Full-text · Article · Jul 2013 · Journal of Counseling Psychology
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    • "Renner et al. (2012) reported a positive relation between pre-treatment communal problems and alliance, and a negative relation between both agentic problems and alliance and interpersonal distress and alliance, over and above depressive severity. Further, in an earlier investigation of depressed patients with multiple sclerosis, results provided support for the mediating role of early working alliance in the association between overall interpersonal problems and treatment outcome (Howard et al., 2006). In a sample of patients with affective and anxious diagnoses, Muran et al. (1994) reported that cold dominant problems negatively predicted whereas warm submissive problems positively predicted alliance after three weeks of cognitive therapy. "
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    ABSTRACT: INTRODUCTION: Empirical research has converged to support the concurrent association between social difficulties and psychiatric symptoms; yet, longitudinal associations between interpersonal problems and treatment outcome require clarification. The current investigation evaluated the influence of interpersonal problems assessed prior to treatment on interpersonal impacts assessed during treatment as well as on treatment outcome in outpatients with major depressive disorder (MDD). METHOD: 125 participants with a primary diagnosis of MDD were randomized to receive cognitive behavioural therapy or interpersonal therapy. Participants completed the Beck Depression Inventory-II, Hamilton Depression Rating Scale, and Inventory of Interpersonal Problems Circumplex before and after treatment. Therapists completed the Impact Message Inventory during and after treatment. RESULTS: Interpersonal distress improved over the course of treatment; all other interpersonal changes were non-significant when distress was taken into account. Pre-treatment rigidity and agentic problems predicted less reduction in depressive symptoms, whereas agentic and communal impacts upon therapists during treatment predicted greater symptom change. Overall interpersonal distress was only indirectly associated with treatment response later in treatment, through its association with agentic style. Results did not differ across therapy type, and were replicated across self-report and interviewer-rated measures of depression severity. LIMITATIONS: Limitations include the brief duration of treatment, lack of medication arm, and potentially restricted generalizability of patients in a randomized control trial to those in routine practice. CONCLUSIONS: Interpersonal style demonstrated a trait-like stability over treatment, and appears to fluctuate due to co-occurring distress. Yet, specific interpersonal styles were negative prognostic indicators, even within therapy specifically targeting interpersonal functioning.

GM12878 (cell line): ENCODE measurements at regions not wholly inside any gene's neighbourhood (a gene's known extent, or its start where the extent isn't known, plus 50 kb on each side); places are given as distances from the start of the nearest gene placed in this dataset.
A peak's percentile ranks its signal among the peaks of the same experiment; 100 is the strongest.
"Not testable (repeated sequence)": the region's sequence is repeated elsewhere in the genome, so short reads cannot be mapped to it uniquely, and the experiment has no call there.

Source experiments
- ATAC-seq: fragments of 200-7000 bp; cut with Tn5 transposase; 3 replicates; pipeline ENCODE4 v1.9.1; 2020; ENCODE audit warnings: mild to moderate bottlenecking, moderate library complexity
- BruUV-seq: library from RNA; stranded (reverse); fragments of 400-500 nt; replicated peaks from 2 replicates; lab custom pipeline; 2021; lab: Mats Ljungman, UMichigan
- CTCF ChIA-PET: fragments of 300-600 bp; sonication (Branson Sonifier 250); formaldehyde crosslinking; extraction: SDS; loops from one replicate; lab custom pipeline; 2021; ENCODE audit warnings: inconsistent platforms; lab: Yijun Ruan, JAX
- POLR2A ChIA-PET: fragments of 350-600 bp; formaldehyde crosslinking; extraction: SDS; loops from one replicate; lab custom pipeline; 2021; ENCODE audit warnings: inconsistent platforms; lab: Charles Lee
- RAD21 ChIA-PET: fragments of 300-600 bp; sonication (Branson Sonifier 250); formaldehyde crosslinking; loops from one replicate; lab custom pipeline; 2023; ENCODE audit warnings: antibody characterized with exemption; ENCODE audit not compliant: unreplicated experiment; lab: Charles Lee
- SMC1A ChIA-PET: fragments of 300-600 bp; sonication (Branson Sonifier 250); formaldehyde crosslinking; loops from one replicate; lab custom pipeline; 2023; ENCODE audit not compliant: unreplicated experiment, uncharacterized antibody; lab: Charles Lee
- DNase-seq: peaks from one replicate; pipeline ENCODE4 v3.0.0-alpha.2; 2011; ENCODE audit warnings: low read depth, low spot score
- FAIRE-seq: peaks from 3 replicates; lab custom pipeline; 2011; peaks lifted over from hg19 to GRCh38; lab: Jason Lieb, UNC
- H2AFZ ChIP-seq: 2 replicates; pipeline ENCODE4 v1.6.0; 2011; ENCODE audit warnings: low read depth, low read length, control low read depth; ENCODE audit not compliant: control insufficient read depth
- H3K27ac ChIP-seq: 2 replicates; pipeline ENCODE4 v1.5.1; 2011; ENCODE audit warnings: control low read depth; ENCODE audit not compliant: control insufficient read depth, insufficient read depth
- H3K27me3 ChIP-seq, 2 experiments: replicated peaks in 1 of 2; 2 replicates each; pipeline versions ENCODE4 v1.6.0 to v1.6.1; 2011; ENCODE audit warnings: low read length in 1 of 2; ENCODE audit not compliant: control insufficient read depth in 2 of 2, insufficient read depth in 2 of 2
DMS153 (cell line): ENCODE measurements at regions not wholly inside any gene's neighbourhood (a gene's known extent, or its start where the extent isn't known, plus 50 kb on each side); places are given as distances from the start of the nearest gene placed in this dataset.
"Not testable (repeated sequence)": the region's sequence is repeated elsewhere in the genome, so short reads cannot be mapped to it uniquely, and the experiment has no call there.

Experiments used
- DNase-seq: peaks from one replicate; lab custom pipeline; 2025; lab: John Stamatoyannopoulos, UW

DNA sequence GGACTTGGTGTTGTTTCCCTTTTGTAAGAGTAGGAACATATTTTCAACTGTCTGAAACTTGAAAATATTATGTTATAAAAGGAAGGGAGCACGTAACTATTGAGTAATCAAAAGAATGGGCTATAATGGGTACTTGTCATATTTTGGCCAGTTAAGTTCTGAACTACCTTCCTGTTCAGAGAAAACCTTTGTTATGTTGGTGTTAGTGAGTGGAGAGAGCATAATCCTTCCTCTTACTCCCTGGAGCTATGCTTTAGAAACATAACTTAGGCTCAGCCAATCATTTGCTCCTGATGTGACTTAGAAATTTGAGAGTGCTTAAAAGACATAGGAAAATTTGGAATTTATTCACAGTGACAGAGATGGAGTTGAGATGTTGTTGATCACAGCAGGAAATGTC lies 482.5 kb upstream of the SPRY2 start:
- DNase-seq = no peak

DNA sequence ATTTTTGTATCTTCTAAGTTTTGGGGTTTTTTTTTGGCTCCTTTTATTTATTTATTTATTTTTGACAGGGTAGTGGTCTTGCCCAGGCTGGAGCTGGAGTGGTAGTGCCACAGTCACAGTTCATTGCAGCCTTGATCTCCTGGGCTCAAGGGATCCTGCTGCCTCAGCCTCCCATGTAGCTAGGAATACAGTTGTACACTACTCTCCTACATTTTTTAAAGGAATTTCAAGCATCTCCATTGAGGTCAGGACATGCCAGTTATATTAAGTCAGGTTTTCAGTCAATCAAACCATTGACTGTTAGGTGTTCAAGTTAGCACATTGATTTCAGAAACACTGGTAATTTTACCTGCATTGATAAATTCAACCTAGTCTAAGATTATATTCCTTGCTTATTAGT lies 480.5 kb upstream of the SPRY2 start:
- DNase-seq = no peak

Full-text · Article · May 2013 · Journal of Affective Disorders